Ever since former Minnesota Gov. Tim Pawlenty’s candidacy fizzled after August’s Iowa Republican straw poll, I’ve been pretty convinced that Mitt Romney would end up winning the GOP’s 2012 presidential nomination. I had moments of doubt, such as after his crushing loss to Newt Gingrich in South Carolina. If Romney had fallen short in the next event, in Florida, he might have been toast. Romney’s candidacy faced a second existential crisis in Michigan, but he pulled out a win there.
As convinced as I was along the way that Romney would take the prize, though, I was way wrong about how long and messy the process would be and how far out of position the primaries would pull him. Romney’s struggles will make for a more challenging general-election campaign than I guessed six months ago.
By my count, Romney has won 56 percent of the delegates who have been allocated in favor of one candidate or another. Rick Santorum has 26 percent; Gingrich, 13 percent; and Ron Paul, 5 percent. To reach the 1,144-delegate majority, Romney needs to win 49 percent of the remaining delegates. Santorum would need 74 percent, and Gingrich would need 85 percent. Even if Gingrich dropped out of the race today, polls show that his vote would split fairly evenly between Santorum and Romney. It’s hard to understand why. Logic suggests that Santorum, as the more conservative candidate, would get more. But two major national surveys have indicated that something more than ideology is guiding GOP voters’ choices. Simply put, no plausible arithmetic gets Santorum or Gingrich to 1,144 delegates that doesn’t involve Romney getting hit by a bus.
To be sure, Santorum, Gingrich, and Paul will likely stay in this race for a while longer, and they have every right to do so. Hillary Rodham Clinton did the same. She exercised the right to go through the final primaries four years ago, even after it was clear that Obama was going to reach a majority first. Edward Kennedy in 1980 is another example; he kept his bid against President Carter going all the way to the convention, even though it was apparent that Carter had wrapped up the nomination.
Before the 2012 GOP primary contest took shape, Sarah Palin was at the top of the polls. As the nomination battle continued, Michele Bachmann, Rick Perry, Herman Cain, Gingrich, Santorum, and Romney each held that spot at some point. No presidential leader board has ever had so many names at the top at various points in the campaign.
Republican voters seemed to have three different job requirements in mind as they checked out the contenders. Each prerequisite pointed toward a different candidate.
Primary voters wanted, to use the phrase of Rep. Steve King, R-Iowa, a “full-spectrum conservative.” Coming out of the halcyon tea party period of 2009-10, they sought a nominee who was not only an unbridled, undiluted conservative but also expressed the passion, stridency, and—yes—anger, associated with the tea party movement. Santorum was closest to fitting this bill, even though he had been a member of the much-maligned Senate Appropriations Committee, had requested earmarks, and did trim his ideological sails occasionally.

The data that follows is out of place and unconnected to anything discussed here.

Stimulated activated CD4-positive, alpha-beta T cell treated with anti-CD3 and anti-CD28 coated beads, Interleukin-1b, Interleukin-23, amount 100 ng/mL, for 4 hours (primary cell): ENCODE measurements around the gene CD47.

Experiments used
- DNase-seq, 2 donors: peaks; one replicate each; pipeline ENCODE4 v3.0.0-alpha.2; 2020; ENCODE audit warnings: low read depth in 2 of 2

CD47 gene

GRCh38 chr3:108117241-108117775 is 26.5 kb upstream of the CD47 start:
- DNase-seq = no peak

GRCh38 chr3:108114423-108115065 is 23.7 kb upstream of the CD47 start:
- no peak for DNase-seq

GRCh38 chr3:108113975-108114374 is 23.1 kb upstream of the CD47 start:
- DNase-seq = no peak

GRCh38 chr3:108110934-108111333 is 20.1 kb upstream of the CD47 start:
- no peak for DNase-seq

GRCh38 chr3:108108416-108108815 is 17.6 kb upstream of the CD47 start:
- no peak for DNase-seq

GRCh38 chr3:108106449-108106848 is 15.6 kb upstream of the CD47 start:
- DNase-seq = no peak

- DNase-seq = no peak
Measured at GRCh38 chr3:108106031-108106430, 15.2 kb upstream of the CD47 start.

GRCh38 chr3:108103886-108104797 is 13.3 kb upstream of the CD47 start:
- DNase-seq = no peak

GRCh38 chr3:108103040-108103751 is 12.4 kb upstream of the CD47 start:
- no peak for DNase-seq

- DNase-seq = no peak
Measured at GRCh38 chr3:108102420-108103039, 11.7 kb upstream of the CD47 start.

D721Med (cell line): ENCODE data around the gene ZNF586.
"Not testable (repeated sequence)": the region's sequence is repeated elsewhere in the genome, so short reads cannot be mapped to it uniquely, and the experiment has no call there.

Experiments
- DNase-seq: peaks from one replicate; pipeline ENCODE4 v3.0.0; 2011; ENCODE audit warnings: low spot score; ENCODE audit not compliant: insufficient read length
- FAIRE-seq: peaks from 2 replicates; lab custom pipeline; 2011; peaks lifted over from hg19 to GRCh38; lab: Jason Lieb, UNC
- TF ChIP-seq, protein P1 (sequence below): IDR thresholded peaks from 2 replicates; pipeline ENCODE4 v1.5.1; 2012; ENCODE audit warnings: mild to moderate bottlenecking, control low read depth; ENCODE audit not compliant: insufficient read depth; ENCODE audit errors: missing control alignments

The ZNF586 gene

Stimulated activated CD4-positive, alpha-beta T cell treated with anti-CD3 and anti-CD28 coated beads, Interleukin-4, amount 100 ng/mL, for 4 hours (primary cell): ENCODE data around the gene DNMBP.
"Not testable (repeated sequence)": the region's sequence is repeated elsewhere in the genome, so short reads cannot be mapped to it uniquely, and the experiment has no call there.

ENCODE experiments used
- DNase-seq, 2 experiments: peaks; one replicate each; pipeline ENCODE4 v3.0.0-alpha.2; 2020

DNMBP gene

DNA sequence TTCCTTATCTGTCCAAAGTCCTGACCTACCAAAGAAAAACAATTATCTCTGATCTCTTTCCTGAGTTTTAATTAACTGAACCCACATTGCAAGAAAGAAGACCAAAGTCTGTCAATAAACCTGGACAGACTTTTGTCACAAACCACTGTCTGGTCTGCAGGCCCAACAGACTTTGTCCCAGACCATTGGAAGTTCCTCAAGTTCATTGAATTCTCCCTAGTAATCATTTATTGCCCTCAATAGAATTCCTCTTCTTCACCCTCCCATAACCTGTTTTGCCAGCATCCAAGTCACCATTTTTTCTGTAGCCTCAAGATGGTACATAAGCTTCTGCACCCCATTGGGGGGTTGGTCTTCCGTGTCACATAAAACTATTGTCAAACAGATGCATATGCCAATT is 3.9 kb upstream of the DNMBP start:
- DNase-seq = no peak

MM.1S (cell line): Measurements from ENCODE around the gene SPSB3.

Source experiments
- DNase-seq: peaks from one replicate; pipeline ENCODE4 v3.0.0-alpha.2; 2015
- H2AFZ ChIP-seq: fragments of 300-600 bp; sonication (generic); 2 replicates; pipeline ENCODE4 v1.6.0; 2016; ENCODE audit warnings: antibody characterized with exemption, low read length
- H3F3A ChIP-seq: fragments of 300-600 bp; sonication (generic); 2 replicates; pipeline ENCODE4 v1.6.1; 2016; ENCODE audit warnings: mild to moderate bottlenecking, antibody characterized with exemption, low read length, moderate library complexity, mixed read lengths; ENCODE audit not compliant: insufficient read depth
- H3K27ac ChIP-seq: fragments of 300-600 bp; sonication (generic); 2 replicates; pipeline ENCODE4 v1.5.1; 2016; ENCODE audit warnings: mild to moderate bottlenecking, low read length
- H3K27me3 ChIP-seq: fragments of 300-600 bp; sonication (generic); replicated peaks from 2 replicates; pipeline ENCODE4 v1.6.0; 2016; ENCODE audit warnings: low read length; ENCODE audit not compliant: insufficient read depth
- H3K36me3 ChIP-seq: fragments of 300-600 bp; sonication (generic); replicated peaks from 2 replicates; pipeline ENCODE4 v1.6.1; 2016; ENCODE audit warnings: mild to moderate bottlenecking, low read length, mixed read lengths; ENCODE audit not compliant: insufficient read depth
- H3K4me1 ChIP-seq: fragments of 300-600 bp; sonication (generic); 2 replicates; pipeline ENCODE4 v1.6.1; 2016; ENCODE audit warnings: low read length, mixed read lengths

Republicans were also looking for someone who could go toe-to-toe against President Obama in the fall debates. Thus, the 21 GOP debates have taken on a greater importance than such face-offs have in any other presidential-nomination processes. The series, airing sometimes more than twice a week, became almost like a television reality show for Republicans (I think it was GOP strategist Steve Schmitt who coined that term). In this competition, Gingrich was clearly the champion.
Finally, GOP voters wanted to pick the candidate who stood the best chance of beating Obama in November. A New York Times report from Mississippi recently described Magnolia State Republicans’ characterizations of the president as ranging “from vulgar to the apocalyptic.” GOP voters’ antipathy toward Obama is so great that electability had to loom large in this cycle. That job requirement clearly pointed toward Romney.
Of course, Romney’s money, superior organization, and talented staff made a huge difference as well; but watching Republicans agonizing over this selection and preferring so many different people at different points was extraordinary.
Increasingly, we can expect Romney to conduct a two-track campaign operation. He will fulfill the necessary obligations to mop up the nomination, showing respect for that process, while also starting to focus on independents and other key swing-voter groups. He will prepare for an eventual pivot back toward the center as soon as it is politically feasible to do so. If Santorum or Gingrich were in this position, they would do the same thing. The question remaining: Has Romney moved too far to the right to get back toward the center in time, and with enough grace, to make a plausible bid for independents?
This article appears in the March 24, 2012, edition of National Journal.